Arts Editor Maya Campbell interviews and sees the work of Extra Credit Ensemble, a theatre group led by two current Columbia students, in a special PeopleHop/Arts Review combo post.
Bulgarian filmmaker Stephan Komandarev discusses his 2017 film Directions, explains his gravitation towards fiction film as opposed to documentaries, and expresses his optimism for the future of Bulgarian films.
Better late than never: one week before his inauguration, an article Barack Obama wrote for the now-defunct campus magazine The Sundial has finally surfaced in full on Politico. The article had first been excerpted in the class notes section of Columbia College’s alumni magazine’s November/December issue. Written in the spring of 1983, just months before […]
The matter of how the 200 Obamacain seats would be assigned was a pressing concern for about 15,000 of you. At the same time, many campus media organizations applied for press credentials (which were approved — or, in all cases but two, denied — by ServiceNation), so that they could record, report, videotape, and photograph […]
Bwog attended the annual Blue Pencil Dinner in Low Rotunda last night to see how the other half lives. Our impression follows. At 8:30 on Saturday night, the staff, alums, and distinguished guests of the Columbia Daily Spectator traipsed into Low Library in their finery for an evening of hobnobbing and a speech by Leonard […]
A gadfly, according to Billy Goldstein (CC’ 09), is “some big-ass fly,” and also the only non-defunct undergraduate philosophy magazine at Columbia University. The Gadfly has so far printed one issue with a medley of contributions: a letter of explanation, a few art pieces, a fictional work, a quasi-Socratic dialogue, a lecture review, and–as a […]
You may have noticed the piles of glossy paper gracing newsstands in recent days. We in the publications world think alike, which means that Columbians have to stomach us all at once. Unfortunately, none of them have posted their current issues online, but Bwog thought it would give them some airtime anyway. From Ad Hoc, […]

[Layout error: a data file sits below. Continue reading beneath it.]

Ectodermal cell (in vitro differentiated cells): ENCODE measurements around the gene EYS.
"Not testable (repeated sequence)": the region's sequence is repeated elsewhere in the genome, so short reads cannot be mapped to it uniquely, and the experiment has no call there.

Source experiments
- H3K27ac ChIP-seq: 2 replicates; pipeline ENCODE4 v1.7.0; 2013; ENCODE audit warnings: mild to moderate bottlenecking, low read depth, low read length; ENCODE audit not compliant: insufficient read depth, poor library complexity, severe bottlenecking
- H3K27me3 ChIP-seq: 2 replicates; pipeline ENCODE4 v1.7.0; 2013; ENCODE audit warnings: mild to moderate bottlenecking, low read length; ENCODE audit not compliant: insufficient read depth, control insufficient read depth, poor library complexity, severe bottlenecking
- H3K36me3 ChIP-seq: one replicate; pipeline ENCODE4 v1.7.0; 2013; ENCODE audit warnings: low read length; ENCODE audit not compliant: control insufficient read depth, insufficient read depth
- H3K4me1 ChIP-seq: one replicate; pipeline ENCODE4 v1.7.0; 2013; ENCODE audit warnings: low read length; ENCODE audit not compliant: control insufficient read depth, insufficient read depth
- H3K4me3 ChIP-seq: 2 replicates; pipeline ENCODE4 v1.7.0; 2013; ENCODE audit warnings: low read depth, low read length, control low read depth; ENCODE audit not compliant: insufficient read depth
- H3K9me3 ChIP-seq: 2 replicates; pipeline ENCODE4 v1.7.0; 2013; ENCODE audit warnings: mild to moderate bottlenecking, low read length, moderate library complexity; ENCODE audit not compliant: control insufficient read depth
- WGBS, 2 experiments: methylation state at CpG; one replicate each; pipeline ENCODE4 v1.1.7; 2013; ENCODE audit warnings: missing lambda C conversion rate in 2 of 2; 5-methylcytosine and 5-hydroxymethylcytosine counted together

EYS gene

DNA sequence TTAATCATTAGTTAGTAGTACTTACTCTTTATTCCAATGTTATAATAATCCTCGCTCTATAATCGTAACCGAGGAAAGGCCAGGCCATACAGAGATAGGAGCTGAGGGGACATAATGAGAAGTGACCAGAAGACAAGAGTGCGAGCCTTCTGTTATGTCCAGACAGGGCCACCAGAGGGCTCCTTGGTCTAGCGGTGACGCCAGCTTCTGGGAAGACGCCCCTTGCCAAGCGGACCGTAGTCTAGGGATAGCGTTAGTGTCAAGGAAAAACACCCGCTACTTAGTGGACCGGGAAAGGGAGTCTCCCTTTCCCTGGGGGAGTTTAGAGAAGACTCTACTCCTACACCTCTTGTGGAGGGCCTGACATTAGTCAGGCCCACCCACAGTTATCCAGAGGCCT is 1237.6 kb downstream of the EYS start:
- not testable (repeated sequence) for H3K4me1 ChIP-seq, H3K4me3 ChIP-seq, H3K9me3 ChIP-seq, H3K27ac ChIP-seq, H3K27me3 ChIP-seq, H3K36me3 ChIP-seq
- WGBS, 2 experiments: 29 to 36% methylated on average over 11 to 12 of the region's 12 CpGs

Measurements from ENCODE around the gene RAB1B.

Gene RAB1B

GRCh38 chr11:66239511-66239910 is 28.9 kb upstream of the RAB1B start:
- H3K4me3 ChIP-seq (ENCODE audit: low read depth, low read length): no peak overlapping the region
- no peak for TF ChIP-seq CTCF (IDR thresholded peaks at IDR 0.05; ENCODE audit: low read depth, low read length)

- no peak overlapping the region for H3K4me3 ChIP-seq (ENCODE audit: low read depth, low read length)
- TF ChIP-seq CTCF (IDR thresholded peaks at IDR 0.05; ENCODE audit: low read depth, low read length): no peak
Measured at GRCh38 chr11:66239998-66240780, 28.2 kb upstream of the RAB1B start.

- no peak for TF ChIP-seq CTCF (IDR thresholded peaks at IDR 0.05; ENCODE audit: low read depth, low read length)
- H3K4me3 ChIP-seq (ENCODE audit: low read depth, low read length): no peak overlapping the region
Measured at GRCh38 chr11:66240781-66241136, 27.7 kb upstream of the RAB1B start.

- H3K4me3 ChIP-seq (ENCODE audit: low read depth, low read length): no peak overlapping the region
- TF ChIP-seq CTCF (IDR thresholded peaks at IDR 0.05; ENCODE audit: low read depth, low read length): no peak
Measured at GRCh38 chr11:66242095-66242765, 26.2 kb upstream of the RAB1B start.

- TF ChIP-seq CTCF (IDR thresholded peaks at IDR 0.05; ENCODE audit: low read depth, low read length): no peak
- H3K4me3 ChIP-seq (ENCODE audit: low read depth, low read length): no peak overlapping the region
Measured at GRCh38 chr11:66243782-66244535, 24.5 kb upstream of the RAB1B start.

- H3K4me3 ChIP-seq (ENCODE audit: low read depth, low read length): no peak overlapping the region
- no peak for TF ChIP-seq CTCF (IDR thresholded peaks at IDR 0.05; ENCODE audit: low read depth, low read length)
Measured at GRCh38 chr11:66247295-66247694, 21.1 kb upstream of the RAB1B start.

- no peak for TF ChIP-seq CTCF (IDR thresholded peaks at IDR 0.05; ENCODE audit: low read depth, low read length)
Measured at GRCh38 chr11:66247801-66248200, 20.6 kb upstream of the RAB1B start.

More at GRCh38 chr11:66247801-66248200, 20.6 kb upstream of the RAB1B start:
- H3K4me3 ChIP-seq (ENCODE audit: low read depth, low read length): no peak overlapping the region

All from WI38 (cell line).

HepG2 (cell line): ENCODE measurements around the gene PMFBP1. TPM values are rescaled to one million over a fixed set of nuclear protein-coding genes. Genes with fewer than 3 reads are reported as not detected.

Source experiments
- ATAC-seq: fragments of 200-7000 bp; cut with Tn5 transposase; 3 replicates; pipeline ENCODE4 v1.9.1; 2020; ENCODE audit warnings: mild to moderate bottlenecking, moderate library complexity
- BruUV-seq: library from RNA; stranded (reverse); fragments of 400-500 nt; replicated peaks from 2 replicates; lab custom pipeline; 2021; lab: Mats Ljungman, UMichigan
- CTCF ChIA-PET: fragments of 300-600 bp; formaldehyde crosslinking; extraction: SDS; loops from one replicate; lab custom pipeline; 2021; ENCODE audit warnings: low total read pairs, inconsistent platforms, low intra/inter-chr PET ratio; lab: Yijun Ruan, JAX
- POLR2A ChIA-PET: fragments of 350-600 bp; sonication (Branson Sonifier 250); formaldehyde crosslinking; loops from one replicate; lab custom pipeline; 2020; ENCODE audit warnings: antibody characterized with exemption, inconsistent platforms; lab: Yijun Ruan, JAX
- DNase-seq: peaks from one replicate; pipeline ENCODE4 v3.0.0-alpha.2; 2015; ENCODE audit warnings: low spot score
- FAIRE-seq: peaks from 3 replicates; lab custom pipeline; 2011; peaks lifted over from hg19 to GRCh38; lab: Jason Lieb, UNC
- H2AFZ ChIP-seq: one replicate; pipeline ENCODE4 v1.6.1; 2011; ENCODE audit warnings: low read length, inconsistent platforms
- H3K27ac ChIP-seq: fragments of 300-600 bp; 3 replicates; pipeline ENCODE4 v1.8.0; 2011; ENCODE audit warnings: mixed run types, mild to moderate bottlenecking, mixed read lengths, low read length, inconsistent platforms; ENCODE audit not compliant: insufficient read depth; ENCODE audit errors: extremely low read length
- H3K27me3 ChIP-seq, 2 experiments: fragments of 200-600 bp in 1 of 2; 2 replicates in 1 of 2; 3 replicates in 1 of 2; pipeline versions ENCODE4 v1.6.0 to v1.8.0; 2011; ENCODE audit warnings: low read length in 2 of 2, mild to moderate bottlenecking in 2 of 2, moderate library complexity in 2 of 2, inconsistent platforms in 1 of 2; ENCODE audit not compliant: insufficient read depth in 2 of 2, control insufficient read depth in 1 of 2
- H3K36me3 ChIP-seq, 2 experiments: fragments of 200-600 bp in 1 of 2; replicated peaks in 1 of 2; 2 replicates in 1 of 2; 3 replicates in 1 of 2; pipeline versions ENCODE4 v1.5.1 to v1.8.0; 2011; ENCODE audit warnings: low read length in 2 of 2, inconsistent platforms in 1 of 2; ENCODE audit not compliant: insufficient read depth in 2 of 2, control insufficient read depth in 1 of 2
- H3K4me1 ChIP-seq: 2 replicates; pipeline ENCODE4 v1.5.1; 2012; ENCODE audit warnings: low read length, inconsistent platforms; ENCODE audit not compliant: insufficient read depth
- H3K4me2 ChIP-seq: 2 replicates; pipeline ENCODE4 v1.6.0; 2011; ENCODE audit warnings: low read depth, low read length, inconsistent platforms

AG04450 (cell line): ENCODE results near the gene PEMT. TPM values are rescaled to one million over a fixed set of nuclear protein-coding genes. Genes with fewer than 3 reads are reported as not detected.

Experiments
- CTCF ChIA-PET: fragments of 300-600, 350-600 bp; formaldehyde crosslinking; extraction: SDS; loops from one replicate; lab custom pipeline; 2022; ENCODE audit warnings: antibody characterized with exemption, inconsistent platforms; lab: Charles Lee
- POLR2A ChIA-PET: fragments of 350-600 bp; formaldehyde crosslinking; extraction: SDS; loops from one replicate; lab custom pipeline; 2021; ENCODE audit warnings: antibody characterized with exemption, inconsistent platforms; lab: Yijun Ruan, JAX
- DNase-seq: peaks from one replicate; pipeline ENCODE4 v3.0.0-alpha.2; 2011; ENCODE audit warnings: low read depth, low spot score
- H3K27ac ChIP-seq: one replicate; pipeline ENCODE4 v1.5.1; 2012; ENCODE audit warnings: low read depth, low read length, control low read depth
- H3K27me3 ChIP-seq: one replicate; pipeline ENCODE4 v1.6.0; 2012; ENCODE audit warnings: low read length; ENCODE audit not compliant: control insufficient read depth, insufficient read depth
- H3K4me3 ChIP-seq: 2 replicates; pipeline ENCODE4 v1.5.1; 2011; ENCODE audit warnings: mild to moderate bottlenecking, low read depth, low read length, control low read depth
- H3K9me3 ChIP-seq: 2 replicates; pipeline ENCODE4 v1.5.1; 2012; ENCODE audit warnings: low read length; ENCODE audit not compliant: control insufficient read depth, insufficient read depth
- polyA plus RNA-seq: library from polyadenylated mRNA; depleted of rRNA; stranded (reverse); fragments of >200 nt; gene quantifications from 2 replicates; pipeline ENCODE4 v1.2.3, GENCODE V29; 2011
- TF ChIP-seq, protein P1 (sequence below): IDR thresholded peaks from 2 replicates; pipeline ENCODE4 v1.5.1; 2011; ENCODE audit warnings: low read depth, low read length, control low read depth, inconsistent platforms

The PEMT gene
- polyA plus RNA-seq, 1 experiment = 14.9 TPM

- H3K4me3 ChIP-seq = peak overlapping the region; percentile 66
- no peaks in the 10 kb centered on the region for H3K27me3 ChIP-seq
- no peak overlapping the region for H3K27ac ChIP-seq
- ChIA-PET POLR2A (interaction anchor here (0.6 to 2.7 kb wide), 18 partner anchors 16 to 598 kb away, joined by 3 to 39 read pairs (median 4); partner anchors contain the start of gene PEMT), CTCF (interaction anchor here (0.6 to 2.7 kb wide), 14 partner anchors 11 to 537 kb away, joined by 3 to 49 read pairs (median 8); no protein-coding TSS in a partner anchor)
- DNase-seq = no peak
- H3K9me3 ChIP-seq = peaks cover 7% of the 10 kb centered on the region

In today’s (admittedly bad-ass) Spec “University Space” supplement, an article on the lack of student group space pointed out: [T]he Science Fiction Society, for example, keeps its library of 20,000 novels in the Student Government Office on the fifth floor of Lerner. To recap: Ad Hoc, The Columbia Current, The Columbia Political Review, The Columbia […]
Bwog Correspondent Jim Williams reports: An unfortunate typo (or, rather, what I hope was a typo) in today’s Spec article about the Center for Broken Thought’s inaugural event claims that the movement is “inspired by thinkers like Nietzsche, Bataille, Artaud, and Shamu.” Yes, Shamu. The whale from Free Willy. Had the mistake been caught and […]
Last semester, B&W staffer Bari Weiss founded The Current, “A Journal of Contemporary Politics, Culture, and Jewish Affairs.” This past weekend, they released their spring edition with an open tab at Toast. Of course, Bwog only learned of the free drinks and food exactly one minute after said tab was closed. Nevertheless, The Current is […]
If the Columbia Political Review is good for nothing else, the March issue has a rather valuable coupon on the back cover good for a cup of coffee and a bagel from Morton Williams, midterms week (March 6-10) only. First person to tell us if that includes cream cheese gets… well, a coupon good for […]
Interesting question: did last month’s Spec coverage of Columbia’s Anachronistic Gentleman Dating service turn a non-story into a story for the NYT to cover or is this still something no one actually cares about? The Bwog votes for the latter, romanticism be damned.
The following picture and caption ran on the front page of today’s Spec next to the article “Professors Scoff at CULPA”: Well, we know Prof. Moyn. Prof. Moyn is a friend of ours. And that, sir, is no Prof. Moyn. This is Prof. Moyn’s picture on the History Department website: So who is the man […]
Seen on a Student Government Office computer during the weekly Fed meeting: The Wikipedia entry for “Slash Fiction.“ What is Slash Fiction? Slash fiction is a type of fan fiction in which one or more media characters are involved in a homosexual relationship as a primary plot element. These gay pairings are often described in […]
In which the Bwog apologizes for getting a couple facts wrong: – In the February issue, Brendan Ballou wrote that “Rebel With Uranium” Ken Hechtman and his merry band of anarchists “were the first to reach the Low Library roof, and as far as we know, the last.” Correction: They were not the last. – […]